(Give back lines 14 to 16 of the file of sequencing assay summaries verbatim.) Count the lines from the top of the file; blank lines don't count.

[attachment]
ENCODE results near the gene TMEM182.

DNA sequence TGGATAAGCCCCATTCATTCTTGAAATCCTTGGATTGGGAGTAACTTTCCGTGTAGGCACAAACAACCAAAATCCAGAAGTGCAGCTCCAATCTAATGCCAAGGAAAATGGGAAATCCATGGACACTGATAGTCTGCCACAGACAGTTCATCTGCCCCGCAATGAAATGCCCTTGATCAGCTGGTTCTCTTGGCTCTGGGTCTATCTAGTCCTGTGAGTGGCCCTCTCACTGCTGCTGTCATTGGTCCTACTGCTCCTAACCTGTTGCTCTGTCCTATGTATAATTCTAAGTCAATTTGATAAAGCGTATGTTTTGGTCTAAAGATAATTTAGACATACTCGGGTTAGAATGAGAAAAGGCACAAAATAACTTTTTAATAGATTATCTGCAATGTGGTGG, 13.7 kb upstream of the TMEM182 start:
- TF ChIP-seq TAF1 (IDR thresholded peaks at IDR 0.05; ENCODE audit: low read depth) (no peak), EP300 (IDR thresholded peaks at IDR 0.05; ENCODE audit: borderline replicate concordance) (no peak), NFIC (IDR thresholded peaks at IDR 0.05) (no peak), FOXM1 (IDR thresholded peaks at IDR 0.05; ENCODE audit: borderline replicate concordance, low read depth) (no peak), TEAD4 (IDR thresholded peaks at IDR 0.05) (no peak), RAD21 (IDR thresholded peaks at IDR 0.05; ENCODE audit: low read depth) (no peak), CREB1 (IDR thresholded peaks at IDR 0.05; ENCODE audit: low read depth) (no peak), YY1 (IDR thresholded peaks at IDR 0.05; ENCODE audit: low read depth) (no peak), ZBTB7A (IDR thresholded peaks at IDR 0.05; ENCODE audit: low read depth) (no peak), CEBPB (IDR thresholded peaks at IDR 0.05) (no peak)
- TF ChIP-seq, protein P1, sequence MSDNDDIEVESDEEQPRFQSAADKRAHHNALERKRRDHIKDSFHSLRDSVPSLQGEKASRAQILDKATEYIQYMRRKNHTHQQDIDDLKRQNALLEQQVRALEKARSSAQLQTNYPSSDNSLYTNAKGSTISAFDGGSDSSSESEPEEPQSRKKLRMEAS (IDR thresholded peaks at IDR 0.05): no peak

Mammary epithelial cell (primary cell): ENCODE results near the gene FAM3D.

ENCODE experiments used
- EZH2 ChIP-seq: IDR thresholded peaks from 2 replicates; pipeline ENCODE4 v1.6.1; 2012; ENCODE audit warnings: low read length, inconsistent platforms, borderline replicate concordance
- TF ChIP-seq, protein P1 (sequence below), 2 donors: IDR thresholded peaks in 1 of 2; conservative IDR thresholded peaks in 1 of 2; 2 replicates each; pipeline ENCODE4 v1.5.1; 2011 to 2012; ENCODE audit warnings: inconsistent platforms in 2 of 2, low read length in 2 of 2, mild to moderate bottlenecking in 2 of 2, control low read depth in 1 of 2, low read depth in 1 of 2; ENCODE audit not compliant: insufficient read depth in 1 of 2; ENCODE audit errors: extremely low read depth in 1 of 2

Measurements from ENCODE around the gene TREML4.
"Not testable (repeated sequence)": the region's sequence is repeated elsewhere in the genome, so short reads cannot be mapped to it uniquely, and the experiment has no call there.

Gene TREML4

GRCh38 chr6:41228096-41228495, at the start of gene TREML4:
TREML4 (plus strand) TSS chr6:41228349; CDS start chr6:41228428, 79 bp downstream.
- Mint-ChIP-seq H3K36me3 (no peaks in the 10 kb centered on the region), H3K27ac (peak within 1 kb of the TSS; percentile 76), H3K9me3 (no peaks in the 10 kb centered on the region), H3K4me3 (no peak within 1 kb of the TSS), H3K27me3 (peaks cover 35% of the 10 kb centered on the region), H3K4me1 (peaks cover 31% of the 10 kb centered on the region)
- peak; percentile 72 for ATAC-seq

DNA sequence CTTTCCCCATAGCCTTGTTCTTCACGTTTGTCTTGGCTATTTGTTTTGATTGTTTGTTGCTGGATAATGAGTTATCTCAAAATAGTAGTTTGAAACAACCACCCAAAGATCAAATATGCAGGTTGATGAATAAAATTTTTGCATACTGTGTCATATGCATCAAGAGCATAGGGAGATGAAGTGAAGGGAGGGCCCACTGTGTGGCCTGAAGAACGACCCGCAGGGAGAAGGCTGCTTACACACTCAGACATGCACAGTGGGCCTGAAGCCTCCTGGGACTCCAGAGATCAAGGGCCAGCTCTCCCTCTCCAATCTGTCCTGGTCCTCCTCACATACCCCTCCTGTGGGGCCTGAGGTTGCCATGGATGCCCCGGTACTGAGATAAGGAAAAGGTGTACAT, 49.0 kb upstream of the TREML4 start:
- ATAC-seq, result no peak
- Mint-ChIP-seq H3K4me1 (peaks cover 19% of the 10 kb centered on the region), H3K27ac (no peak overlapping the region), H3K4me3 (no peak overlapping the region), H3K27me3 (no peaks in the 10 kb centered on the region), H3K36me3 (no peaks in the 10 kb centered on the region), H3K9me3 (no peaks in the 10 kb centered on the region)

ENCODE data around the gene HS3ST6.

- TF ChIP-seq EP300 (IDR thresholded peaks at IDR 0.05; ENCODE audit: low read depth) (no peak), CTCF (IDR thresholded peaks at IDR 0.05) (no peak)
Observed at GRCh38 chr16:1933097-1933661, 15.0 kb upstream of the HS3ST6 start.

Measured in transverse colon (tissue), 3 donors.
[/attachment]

- Mint-ChIP-seq H3K36me3 (no peaks in the 10 kb centered on the region), H3K27ac (peak within 1 kb of the TSS; percentile 76), H3K9me3 (no peaks in the 10 kb centered on the region), H3K4me3 (no peak within 1 kb of the TSS), H3K27me3 (peaks cover 35% of the 10 kb centered on the region), H3K4me1 (peaks cover 31% of the 10 kb centered on the region)
- peak; percentile 72 for ATAC-seq

DNA sequence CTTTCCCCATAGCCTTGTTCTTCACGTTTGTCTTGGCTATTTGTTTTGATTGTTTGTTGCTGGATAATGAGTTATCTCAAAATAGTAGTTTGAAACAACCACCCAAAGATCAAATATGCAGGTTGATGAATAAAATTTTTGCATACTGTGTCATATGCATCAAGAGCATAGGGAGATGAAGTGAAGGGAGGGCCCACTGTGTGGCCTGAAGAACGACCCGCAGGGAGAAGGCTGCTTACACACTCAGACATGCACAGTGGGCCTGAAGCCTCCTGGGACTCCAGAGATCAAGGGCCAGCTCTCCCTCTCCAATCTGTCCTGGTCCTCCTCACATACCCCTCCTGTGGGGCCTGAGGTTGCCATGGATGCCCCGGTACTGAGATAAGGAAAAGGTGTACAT, 49.0 kb upstream of the TREML4 start: